Now, how to pick the potatoes? You can use any potatoes but I tend to favor Yukon Golds (and I leave the skins on) when I make gratins.  Yukon Golds have a medium-starch level and they keep their shape while also absorbing liquid simultaneously and texturally, they have a natural "creaminess" that I really love. But you can, of course, use Russets, or any other potatoes you have on hand. 

Now, for the decision on what cheese to use!  This is where spending a little extra moolah can really enhance the overall outcome of your gratin. Buy a really good cave-aged gruyere cheese and also some Parmigiano-Reggiano. If those aren't an option, get a really sharp, aged white cheddar or manchego cheese. 

Potato Kale Gratin
makes 3 individual portions 

1 large bunch Nacinato Kale
3 large Yukon Gold Potatoes (or 6 small)
1 pint Heavy Whipping Cream (you won't need all of it)
9 oz Gruyere 
3 oz Parmigiano-Reggiano
1 tsp Aleppo Pepper (or 1/2 tsp red chili flakes)
1 Lemon, zested and juiced 
1 Shallot, sliced very thin
1 Tbsp Olive Oil 
Kosher Salt, to taste 
Cracked Pepper, to taste 

1. Preheat oven to 400 degrees,
2. Wash the kale and chiffonade. Heat olive oil in large sauté pan. Add the lemon zest, aleppo pepper, and shallot. Sauté for 30 seconds to 1 minute. Then add kale and season with salt and pepper. Sauté for about 3 minutes until softened, but still holding texture. Remove from heat.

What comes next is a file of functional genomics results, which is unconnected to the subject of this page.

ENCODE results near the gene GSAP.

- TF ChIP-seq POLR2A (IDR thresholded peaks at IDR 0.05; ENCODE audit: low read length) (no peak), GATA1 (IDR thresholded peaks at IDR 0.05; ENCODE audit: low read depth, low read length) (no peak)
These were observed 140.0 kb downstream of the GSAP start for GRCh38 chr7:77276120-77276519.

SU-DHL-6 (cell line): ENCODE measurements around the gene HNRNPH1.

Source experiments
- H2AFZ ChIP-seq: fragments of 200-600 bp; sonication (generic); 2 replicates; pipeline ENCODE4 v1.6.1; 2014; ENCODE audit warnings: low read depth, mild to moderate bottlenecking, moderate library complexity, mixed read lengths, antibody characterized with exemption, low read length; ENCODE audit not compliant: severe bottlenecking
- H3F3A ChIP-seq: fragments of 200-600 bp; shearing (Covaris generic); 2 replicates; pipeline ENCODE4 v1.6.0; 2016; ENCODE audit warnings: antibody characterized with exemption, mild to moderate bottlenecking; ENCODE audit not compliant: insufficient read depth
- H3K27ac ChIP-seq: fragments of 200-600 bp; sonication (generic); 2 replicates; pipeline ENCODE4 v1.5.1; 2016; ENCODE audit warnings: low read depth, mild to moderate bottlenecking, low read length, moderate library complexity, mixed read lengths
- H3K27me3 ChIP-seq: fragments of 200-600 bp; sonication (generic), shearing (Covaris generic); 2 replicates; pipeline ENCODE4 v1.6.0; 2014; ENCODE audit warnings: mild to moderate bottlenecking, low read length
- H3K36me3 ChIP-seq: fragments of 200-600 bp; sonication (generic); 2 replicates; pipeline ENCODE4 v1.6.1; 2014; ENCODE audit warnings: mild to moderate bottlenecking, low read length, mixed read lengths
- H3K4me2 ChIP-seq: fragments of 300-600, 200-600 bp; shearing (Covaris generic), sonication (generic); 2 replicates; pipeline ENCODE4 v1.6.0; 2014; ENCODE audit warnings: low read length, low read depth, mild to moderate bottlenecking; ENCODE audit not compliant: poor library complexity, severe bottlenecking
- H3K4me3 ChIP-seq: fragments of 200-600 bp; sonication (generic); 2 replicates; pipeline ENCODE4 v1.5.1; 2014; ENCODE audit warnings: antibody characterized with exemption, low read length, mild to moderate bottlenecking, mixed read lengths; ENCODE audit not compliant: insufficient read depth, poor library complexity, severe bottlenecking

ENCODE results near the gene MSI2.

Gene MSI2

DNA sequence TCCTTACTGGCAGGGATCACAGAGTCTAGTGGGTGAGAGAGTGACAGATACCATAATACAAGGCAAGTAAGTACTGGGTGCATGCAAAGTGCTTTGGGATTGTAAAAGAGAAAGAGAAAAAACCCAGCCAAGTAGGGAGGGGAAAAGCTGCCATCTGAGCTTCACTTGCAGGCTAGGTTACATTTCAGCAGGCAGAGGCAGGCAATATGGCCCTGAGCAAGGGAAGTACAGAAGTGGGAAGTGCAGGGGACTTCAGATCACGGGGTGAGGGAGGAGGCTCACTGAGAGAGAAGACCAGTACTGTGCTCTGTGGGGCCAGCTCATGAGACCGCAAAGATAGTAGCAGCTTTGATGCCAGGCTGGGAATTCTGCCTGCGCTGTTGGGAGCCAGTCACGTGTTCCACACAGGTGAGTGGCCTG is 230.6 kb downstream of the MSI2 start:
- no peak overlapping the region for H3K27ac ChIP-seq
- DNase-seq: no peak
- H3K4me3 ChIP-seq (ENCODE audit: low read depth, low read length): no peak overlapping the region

3. Wash potatoes and leave skin on. Using a madoline, slice very thin. Shred cheeses and set those aside.
4. Start layering everything in your oven-safe baking dishes. First a layer of potatoes. Then sprinkle of salt and pepper, then cheese, then sautéed kale, and then repeat until you get to the top of the dish with the final layer being cheese. Then take the heavy cream and pour slowly over the top just until you start to see it come up the sides - not all the way to the top. 
5. Bake until golden brown and bubbly - about 35-45 minutes, depending on the size of the baking dishes.  Let rest for 5 minutes after pulling from the oven. Enjoy! 

Thursday, July 17, 2014

Sea Salt Caramel

This stuff is liquid gold. 

Drizzle it on brownies or grilled summer peaches or your favorite vanilla bean ice cream. 

Sea Salt Caramel 

1 cup sugar 
6 Tbsp salted butter 
1/2 cup heavy cream
1 tsp good sea salt 

1. Heat sugar in a medium saucepan over medium heat and stir continuously.
2. Sugar will eventually melt into a thick dark amber-colored liquid as you continue to stir it. 
3. Once it is totally melted and caramelized to your liking (be careful not to burn it) you can immediately add the butter. It will bubble rapidly but just keep stirring for approx 2-3 minutes. 
4.  Slowly add the heavy cream. It will also bubble rapidly. Allow the mixture to boil for 1 minutes and then remove from heat. Stir in sea salt until melted. Allow to cool. 
5. The caramel will store for 3 weeks in your fridge in a jar. Heat up in microwave or on stove top before using.